Dr Sri Subramanian from the Department of Computer Science has been leading a project examining the use of interactive technology in school classrooms in India.
The investigation, ‘Expressive Interactions for Empowerment’ was carried out in collaboration with the NIIT University (a not-for-profit institution sponsored by NIIT Limited) and Hole-in-the-Wall Education of India. It was conducted through the UK-India network on interactive technologies, with funding from EPSRC and the UK Science and Innovation Network in India.
‘We installed a multi-touch table in two schools in Delhi to explore how the interactive table helps widen student participation and improves outreach,’ said Dr Subramanian. ‘The students were assigned the task of working together to create a spider diagram from a set of given elements – 22 images and keywords – on the topic of plants and photosynthesis.’
Spider diagrams are a common classroom method of creating a graphical network of elements. In this case, an image of a plant was placed in the middle of each table as the focal point of discussion. The touch-screen tables enable students to move the elements around without the need for a mouse. The project’s initial findings show that the tables encourage greater co-operation and communication between students, and provide evidence to show that activity-based learning can raise attainment.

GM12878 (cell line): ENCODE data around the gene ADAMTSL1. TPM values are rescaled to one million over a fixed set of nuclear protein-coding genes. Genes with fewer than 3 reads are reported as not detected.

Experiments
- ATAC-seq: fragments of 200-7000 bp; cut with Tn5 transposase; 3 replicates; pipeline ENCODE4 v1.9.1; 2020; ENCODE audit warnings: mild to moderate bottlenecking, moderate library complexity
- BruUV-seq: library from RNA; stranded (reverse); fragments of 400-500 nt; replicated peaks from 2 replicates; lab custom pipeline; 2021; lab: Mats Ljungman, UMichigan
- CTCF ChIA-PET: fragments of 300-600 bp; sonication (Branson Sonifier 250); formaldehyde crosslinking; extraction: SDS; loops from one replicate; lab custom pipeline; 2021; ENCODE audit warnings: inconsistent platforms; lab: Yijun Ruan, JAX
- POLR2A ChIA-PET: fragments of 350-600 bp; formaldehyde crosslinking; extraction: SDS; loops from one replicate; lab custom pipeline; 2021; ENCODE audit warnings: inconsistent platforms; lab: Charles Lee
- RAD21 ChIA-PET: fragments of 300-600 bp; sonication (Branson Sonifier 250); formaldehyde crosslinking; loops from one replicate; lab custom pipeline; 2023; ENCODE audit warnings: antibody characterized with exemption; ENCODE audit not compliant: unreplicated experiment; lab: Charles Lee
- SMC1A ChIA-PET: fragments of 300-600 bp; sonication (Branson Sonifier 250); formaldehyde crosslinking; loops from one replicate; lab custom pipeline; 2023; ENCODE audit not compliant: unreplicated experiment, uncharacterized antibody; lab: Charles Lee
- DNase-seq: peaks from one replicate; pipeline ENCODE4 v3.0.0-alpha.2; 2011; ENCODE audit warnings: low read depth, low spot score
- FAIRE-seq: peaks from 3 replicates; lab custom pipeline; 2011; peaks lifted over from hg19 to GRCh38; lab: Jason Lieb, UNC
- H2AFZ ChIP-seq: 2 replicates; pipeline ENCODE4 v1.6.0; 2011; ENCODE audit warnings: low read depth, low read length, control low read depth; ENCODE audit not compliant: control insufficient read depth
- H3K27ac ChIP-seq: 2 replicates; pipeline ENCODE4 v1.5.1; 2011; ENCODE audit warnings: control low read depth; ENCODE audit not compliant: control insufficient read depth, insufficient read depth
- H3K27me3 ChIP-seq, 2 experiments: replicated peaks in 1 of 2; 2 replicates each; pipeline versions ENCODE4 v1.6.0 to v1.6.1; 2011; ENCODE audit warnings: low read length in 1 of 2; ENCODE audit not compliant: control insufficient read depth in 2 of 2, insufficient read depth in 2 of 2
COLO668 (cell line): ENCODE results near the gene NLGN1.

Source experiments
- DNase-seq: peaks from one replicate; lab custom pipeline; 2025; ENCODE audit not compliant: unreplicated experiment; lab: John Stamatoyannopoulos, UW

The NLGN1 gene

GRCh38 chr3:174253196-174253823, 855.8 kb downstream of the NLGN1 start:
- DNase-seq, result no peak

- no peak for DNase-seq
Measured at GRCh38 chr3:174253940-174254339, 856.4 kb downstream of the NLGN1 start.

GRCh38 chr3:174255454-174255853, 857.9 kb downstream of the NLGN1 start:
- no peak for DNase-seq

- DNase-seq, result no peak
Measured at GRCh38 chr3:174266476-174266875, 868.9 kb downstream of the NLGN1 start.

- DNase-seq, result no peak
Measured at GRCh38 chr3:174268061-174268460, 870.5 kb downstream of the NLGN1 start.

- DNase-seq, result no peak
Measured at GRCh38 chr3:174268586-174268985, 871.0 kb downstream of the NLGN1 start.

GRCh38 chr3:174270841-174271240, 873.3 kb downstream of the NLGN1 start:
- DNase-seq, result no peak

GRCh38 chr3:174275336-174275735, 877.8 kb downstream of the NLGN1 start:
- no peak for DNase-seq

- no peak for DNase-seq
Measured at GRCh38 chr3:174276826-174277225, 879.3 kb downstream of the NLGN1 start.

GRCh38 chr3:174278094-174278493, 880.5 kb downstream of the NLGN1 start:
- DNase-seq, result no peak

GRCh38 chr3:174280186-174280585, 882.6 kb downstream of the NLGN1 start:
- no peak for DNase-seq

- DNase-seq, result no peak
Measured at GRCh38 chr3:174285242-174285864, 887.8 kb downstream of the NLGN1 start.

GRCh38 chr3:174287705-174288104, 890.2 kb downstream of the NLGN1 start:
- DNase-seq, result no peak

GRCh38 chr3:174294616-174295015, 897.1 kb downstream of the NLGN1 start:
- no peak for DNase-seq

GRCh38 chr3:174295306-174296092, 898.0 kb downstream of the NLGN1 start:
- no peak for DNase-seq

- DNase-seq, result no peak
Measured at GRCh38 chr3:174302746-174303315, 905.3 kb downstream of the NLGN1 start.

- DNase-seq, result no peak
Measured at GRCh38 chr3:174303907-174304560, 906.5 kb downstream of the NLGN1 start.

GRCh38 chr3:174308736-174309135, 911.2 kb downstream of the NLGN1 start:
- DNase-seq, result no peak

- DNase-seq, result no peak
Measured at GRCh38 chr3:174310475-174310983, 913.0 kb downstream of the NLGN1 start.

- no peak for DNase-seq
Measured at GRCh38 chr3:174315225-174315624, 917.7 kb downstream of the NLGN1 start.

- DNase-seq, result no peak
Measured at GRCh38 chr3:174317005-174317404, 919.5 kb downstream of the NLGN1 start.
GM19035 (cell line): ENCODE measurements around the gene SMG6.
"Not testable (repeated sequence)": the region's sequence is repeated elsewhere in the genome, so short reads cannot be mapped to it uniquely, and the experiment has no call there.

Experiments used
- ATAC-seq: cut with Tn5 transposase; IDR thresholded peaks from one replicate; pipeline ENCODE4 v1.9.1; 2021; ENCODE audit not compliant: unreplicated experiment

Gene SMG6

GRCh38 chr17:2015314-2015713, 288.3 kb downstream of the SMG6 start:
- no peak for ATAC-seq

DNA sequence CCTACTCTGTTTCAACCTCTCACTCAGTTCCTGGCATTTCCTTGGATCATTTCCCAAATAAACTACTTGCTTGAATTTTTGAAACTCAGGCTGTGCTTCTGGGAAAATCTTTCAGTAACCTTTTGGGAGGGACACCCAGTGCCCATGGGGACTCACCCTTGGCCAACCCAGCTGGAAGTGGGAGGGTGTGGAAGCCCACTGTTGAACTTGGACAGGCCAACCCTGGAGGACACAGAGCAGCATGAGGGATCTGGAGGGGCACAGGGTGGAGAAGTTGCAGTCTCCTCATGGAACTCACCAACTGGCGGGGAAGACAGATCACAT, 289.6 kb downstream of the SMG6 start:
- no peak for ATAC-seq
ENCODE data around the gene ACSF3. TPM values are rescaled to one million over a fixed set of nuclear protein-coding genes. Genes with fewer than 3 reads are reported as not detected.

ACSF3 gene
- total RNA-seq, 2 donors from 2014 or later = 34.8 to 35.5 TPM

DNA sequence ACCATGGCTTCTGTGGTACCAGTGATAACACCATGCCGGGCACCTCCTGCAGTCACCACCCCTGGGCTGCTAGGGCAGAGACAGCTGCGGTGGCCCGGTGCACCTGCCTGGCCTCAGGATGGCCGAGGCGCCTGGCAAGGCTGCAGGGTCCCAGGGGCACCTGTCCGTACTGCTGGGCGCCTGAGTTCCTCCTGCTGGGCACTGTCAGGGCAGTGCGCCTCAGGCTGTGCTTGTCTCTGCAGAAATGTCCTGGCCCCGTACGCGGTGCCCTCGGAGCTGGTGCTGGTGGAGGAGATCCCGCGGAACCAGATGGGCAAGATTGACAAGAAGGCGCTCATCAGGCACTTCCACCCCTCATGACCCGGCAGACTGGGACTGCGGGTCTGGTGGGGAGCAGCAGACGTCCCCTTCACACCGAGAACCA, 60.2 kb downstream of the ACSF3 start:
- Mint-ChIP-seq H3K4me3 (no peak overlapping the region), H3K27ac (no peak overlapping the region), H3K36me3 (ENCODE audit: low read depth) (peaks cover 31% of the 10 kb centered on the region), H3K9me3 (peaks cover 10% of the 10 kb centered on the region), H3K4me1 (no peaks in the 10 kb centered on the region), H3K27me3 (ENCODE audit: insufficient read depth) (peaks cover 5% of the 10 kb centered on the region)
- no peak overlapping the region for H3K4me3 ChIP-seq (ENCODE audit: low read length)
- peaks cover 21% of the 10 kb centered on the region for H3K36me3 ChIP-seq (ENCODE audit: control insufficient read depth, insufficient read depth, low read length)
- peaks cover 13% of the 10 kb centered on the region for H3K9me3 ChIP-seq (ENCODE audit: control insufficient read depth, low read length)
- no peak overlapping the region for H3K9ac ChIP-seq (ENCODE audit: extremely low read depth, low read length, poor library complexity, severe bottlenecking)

The project, which took place between April and May, was documented – from the building of the interactive tables to their operation in two Delhi schools – by a film crew. The project attracted a lot of media attention (including an article in the Business Standard) and concluded with a visit to the British High commissioner in Delhi, Sir Richard Stagg.
The two tables continue to be used in the schools, and developments are posted regularly on a blog.
‘We hope to expand the scope of this initial investigation by seeking additional resources from various international funding bodies,’ said Dr Subramanian. ‘Our plans include replacing existing tables in classrooms with these tables in schools in India and the UK. Most of all, we hope to make a real and meaningful difference in educational empowerment across the globe.’
(Article reproduced from the University Research News section